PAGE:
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Recommended reading Resilient rangatahi Stages: Multiple

Resilient rangatahi

 By Keryn O’Neill, Brainwave Trust Aotearoa

Sooner or later everyone will have to face difficulties during their life.[i] Being able to cope with, and even benefit from, these times is important for development. The ability to do this is often called ‘resilience’. But what do we mean by ‘resilience,’ and how can we support rangatahi to develop it?

What is resilience?

Resilience is a popular term[ii] for a quality that has been studied for decades, and its definition has changed over that time. In fact, there are multiple definitions. However, ‘the essence of resilience is a positive, adaptive response in the face of significant adversity.”[iii] It’s often referred to as the ability to ‘bounce back’ from a difficult situation.

It includes being able to cope with stressful situations and still develop well. It has a lot in common with positive youth development (see Positive youth development: Another way of looking at teens).

While we might hear people talk about resilience as if it were something that a person either has or doesn’t have, in fact resilience is a shared process between the person and their environment.[iv] It’s a ‘quality of both individuals and their environments’.[v] Individual resilience depends on the ability of the systems around a young person to meet their needs, including family, schools, community.[vi]

Ingredients of resilience — the 7 C’s

Seven components have been identified that are seen as the key ingredients of resilience. Known as the 7 C’s of resilience, these are competence, confidence, connection, character, contribution, coping and control.[vii]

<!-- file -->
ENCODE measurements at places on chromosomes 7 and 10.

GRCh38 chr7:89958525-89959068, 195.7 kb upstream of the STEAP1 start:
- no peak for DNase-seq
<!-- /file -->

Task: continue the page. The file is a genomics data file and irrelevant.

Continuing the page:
• Competence
    Competence is knowing that you can handle situations well, and comes about through a young person’s actual experiences, especially during their early years, and the skills they develop along the way.
  • Confidence
    Confidence, or belief in one’s abilities, is based on competence in real situations. Adults have a role in supporting rangatahi to discover their ‘islands of competence’ and encourage them to develop.
  • Connection
    Connection to family and the wider community helps young people have a strong sense of security. As well as building their confidence and competence, these positive connections with adults provide someone for rangatahi to turn to when they face difficulties.
  • Character
    Having character means rangatahi have a strong sense of right and wrong, enabling them to make wise choices and showing care towards others.
  • Contribution
    Through making their own personal contribution, young people gain a sense of purpose and motivation.
  • Coping
    When young people have a range of positive coping strategies, they are less likely to develop unsafe or concerning behaviours when faced with stress. Coping strategies might include knowing who and when to ask for help, or having regular exercise to reduce their stress.
  • Control
    Rangatahi who realise that they can control the outcomes of their actions are more likely to have confidence in their ability to bounce back from difficulties.

These ingredients are all related to each other, and interwoven into what has sometimes been described as a web.[viii]

Both individuals and groups, such as whānau and communities, may have strengths in some of these areas, while other aspects may need more development. Parents and other adults can consider how they are supporting and encouraging rangatahi to develop and strengthen their 7 C’s. They may even want to assess how well they’re doing with their own 7 C’s of resilience.

Important things to know about resilience